10 Aug Gratitude
Research has found that people who regularly practice gratitude report higher levels of positive emotions, including more joy, pleasure, happiness, and optimism.
So what does gratitude actually do? The feeling of gratitude has been shown to activate brain regions associated with the neurotransmitter dopamine.
Dopamine is released and gives us that feeling of reward or pleasure. This makes us want to do things over and over. E.g. doing a excellent job at work and your boss gives you a gift card for your hard work. Dopamine kicks in and makes you want to repeat the action that got you a reward, but dopamine has powerful effects on movement, hunger, sleep and memory not just motivation.
Simple ways to put this into practice:
+ First thing in the morning write down 3 things you’re grateful for before you start your day.
+ Make a mental thank you to the person that let you pull in front of them in your car, be thankful that the customer in front of you had the correct change at the cafe and made the line go quicker for you.
+ Tip someone in a service job.
+ Call someone who is enduring a tough time and listen for as long as they’d like.
+ Give genuine compliments.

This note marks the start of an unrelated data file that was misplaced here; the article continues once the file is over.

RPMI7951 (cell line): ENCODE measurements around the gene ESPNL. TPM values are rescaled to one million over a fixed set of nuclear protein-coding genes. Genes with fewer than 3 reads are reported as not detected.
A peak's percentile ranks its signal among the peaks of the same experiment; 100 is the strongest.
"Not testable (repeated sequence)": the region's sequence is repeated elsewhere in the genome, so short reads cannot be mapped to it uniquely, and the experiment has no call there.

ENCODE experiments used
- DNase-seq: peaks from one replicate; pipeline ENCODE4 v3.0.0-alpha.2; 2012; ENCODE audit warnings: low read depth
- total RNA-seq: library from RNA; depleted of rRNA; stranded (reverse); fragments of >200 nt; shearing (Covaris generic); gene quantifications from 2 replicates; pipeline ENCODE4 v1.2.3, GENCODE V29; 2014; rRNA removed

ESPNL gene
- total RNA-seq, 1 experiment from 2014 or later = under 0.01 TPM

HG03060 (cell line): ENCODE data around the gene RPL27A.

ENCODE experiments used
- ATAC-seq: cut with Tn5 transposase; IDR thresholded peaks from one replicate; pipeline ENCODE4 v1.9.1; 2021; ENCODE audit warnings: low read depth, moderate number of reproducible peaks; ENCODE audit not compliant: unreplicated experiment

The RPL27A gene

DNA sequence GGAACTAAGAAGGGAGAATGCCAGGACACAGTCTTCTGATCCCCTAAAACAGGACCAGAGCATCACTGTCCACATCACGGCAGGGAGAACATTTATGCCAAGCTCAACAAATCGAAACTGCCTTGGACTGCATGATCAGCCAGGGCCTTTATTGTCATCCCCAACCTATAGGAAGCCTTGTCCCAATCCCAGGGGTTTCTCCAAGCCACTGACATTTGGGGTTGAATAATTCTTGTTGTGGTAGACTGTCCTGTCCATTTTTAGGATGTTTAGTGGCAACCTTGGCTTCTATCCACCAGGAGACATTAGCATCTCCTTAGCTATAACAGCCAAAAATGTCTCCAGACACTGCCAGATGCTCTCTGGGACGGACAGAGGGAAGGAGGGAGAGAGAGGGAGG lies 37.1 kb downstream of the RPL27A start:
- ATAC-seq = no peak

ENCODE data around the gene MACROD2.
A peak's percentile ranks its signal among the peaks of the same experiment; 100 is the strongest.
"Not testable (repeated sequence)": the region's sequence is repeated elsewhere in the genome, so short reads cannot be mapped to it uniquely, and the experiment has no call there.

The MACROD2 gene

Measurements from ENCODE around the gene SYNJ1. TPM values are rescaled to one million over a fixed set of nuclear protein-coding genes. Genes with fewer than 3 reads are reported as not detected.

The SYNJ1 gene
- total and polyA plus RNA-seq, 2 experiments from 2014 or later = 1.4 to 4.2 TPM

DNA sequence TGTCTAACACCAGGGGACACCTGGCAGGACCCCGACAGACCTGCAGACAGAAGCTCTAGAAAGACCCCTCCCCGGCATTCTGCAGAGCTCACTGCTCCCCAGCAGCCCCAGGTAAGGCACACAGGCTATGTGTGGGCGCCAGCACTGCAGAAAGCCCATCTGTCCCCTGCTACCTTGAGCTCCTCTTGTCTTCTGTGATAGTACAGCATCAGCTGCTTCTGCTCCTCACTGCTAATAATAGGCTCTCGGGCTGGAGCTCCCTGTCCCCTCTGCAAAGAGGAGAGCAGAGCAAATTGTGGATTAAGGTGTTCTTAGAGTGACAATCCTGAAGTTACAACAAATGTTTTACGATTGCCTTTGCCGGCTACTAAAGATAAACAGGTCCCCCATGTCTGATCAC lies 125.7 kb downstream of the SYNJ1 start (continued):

“So are you saying all I have to do is say thank you or be grateful for things in my life and I will feel better?” YES! It’s that easy.
The word “gratitude” has a number of different meanings, depending on the context. However, a practical clinical definition is as follows—gratitude is the appreciation of what is valuable and meaningful to oneself; it is a general state of thankfulness and/or appreciation. The majority of studies indicate that there is an association between gratitude and a sense of overall well-being.
If you need one more reason to be thankful, here it is. More and more researchers are finding that gratitude doesn’t just make you feel like a better person, it’s actually good for your health.
“Clinical trials indicate that the practice of gratitude can have dramatic and lasting effects in a person’s life,” said Robert A. Emmons, professor of psychology at UC Davis. “It can lower blood pressure, improve immune function and facilitate more efficient sleep.”
People who keep a gratitude journal have a reduced dietary intake — as much as 25 percent lower. Stress hormones like cortisol are 23 percent lower in grateful people. And having a daily gratitude practice could actually reduce the effects of ageing to the brain, Emmons says.
“Gratitude works because, as a way of perceiving and interpreting life, it recruits other positive emotions that have direct physical benefits, most likely through the immune system or endocrine system.”
Research shows that when we think about what we appreciate, the parasympathetic or calming part of the nervous system is triggered and that can have protective benefits on the body, including decreasing cortisol levels and perhaps increasing oxytocin, the bonding hormone involved in relationships that make us feel so good.
But if you’re still not feeling the love, experts say gratitude is something you can learn, so start to incorporate this into your life to feel a greater sense of calmness today.